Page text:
veniently handled, stored, and transported. The

acetylenic compounds can be readily recovered from them by passing a stream of inert gas, through the bed of gas-saturated carbon until all of the acetylenic compound has been desorbed. The resulting gas stream, which contains about 30 to mole percent of C and C acetylenic compounds in an inert gas, can be used as a source of the acetylenic compounds in various reactions. Illustrative of the inert gases that can be used to displace the adsorbed acetylenic compounds are steam and nitrogen-methylene chloride mixtures. The preferred inert gas is a mixture comprising 50 to 75 mole percent of nitrogen and'25 to 50 mole percent of methylene chloride. Particularly satisfactory results have beenobtained using nitrogen saturated with methylene chloride at ambient temperature.

While the aforementioned method provides. a generally safe and efficient means'of handling, storing, transporting, concentrating, and isolating the C and C acetylenic compounds, occasionally the conditions under which the acetylenic compounds are being desorbed from the carbon are such that there is local overheating and a mild deflagration of the gas mixture occurs. In a preferred embodiment of this invention, the aforementioned method is modified to eliminate the possibility that the acetylenic compounds in the gas stream will deflagrate during handling or storage. ln

this modified process, a stable, non-explosive compound that has approximately the same affinity for carbon as the C acetylenic compounds is added to the gas streambefore it is broughtinto contact with the activated carbon. The gas stream is diluted to such an extent that it will not propagate a deflagration even with vigorous initiation, for example, using a white hot platinum wire as a detonator. .The pyrolysis gas stream is ordinarily mixed with about 30 percent to 70 percent of its weight, and preferably about 45 percent to percent of its weight, of said diluent.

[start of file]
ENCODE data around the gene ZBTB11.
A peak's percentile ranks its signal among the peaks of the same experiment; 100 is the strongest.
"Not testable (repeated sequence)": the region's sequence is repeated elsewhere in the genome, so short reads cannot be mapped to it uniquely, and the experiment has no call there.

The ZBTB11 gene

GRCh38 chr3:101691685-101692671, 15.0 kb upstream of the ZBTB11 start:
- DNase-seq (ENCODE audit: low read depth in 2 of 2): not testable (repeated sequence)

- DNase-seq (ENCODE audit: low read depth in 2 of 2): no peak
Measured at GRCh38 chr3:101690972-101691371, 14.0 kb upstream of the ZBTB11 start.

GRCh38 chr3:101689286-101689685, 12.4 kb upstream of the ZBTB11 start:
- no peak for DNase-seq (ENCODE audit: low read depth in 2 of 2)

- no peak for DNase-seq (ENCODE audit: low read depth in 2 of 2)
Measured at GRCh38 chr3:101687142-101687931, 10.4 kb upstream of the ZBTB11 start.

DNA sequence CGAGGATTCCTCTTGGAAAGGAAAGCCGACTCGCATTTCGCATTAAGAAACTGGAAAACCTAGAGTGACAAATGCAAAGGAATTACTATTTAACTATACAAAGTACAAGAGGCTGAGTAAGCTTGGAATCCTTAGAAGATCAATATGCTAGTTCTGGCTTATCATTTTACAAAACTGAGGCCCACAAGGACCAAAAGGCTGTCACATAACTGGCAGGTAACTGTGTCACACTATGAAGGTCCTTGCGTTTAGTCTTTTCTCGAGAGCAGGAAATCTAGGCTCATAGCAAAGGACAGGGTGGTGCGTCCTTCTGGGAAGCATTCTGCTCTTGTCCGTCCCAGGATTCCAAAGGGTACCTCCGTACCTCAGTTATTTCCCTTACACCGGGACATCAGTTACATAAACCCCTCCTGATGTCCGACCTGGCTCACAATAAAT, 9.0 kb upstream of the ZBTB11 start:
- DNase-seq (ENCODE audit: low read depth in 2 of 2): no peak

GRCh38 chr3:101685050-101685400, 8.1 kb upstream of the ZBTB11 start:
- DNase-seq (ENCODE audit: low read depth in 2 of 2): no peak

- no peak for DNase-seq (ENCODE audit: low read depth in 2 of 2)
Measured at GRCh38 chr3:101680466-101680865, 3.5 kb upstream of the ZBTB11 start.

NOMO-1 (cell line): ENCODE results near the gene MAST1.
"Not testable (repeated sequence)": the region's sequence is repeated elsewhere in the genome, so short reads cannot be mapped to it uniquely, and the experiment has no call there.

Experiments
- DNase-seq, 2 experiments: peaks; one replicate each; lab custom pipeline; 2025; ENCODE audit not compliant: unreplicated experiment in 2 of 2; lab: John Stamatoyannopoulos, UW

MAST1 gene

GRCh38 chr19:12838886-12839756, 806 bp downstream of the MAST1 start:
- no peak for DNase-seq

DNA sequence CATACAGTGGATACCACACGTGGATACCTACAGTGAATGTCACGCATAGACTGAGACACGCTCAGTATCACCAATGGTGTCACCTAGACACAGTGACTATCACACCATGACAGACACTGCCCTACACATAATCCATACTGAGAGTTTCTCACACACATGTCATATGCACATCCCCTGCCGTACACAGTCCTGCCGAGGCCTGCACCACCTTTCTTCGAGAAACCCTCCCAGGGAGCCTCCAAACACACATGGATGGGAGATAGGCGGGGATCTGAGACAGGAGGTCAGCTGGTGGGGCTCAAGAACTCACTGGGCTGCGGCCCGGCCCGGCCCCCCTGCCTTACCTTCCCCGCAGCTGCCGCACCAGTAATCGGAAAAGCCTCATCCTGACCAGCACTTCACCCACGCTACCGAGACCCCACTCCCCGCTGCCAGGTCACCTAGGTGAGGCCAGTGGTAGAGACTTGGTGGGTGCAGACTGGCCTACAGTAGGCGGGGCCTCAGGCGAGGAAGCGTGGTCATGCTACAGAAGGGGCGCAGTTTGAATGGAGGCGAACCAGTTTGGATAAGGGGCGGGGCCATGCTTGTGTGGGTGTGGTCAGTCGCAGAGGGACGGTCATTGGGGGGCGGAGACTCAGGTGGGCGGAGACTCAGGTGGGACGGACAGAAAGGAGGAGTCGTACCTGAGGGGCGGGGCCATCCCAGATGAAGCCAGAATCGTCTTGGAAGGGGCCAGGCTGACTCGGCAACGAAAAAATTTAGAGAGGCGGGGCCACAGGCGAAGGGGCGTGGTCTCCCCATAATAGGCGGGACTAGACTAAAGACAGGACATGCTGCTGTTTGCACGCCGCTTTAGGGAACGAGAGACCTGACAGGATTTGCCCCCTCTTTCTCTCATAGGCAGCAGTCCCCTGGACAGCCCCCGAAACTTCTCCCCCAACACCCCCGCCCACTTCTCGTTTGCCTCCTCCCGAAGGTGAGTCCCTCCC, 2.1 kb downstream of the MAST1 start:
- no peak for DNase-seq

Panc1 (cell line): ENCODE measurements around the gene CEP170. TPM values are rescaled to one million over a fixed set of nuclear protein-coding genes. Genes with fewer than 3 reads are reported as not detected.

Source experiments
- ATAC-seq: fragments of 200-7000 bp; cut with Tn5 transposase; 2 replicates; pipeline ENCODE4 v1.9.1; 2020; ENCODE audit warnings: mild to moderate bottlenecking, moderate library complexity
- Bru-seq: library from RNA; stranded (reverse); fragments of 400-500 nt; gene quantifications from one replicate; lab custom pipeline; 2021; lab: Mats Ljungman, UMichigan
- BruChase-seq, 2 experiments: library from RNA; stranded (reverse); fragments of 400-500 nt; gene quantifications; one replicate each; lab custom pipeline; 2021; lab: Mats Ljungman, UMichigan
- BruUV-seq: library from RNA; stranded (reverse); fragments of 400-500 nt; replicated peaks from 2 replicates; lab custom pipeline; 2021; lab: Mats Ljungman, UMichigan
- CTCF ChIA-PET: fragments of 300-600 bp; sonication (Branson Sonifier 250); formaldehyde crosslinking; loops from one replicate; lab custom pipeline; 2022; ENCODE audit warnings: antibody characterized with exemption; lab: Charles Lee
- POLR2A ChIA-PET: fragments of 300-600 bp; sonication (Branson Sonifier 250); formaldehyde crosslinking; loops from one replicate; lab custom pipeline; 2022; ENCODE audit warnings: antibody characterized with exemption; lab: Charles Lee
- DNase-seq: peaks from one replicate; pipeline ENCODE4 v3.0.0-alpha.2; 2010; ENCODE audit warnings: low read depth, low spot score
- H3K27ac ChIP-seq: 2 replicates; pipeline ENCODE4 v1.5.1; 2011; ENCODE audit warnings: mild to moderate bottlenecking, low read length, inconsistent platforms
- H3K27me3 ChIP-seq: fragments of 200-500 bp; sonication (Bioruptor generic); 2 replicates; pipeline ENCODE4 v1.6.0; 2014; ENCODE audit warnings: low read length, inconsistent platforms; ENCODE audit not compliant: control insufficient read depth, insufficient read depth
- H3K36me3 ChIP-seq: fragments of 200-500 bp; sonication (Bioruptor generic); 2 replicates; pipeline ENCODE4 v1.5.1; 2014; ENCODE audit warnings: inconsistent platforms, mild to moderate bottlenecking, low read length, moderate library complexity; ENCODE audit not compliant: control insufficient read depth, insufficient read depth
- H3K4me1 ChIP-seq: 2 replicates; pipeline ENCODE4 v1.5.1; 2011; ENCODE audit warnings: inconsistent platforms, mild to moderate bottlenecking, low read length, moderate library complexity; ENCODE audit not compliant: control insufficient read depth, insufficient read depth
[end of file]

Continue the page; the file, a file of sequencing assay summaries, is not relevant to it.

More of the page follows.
The diluents that are used in this process are stable, non-explosive compounds that are non-reactive toward the acetylenic compounds and that have an affinity for carbon adsorption that is similar to that of diacetylene and vinylacetylene. They preferably have distribution numbers of about 0.4 to 3.0 for diacetylene and vinylacetylene. The distribution numbers are obtained by measuring the distribution of the compounds between activated carbon and the gas phase and using the following equation: